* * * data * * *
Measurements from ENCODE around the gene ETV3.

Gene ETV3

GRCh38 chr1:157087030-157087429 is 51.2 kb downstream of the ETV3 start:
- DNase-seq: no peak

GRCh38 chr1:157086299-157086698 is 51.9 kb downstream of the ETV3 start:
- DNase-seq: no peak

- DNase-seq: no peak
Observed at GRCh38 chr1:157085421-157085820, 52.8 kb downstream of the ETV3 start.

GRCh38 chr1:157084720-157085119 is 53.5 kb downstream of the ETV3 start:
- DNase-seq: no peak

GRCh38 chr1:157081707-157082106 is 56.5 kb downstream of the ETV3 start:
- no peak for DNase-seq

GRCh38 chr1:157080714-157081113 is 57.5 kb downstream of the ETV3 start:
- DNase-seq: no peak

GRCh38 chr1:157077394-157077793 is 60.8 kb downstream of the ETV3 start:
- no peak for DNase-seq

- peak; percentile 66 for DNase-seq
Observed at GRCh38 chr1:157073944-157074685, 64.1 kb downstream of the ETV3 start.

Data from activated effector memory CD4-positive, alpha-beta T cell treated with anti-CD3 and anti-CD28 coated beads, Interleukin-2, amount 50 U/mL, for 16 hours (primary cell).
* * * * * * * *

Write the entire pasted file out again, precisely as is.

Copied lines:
Measurements from ENCODE around the gene ETV3.

Gene ETV3

GRCh38 chr1:157087030-157087429 is 51.2 kb downstream of the ETV3 start:
- DNase-seq: no peak

GRCh38 chr1:157086299-157086698 is 51.9 kb downstream of the ETV3 start:
- DNase-seq: no peak

- DNase-seq: no peak
Observed at GRCh38 chr1:157085421-157085820, 52.8 kb downstream of the ETV3 start.

GRCh38 chr1:157084720-157085119 is 53.5 kb downstream of the ETV3 start:
- DNase-seq: no peak

GRCh38 chr1:157081707-157082106 is 56.5 kb downstream of the ETV3 start:
- no peak for DNase-seq

GRCh38 chr1:157080714-157081113 is 57.5 kb downstream of the ETV3 start:
- DNase-seq: no peak

GRCh38 chr1:157077394-157077793 is 60.8 kb downstream of the ETV3 start:
- no peak for DNase-seq

- peak; percentile 66 for DNase-seq
Observed at GRCh38 chr1:157073944-157074685, 64.1 kb downstream of the ETV3 start.

Data from activated effector memory CD4-positive, alpha-beta T cell treated with anti-CD3 and anti-CD28 coated beads, Interleukin-2, amount 50 U/mL, for 16 hours (primary cell).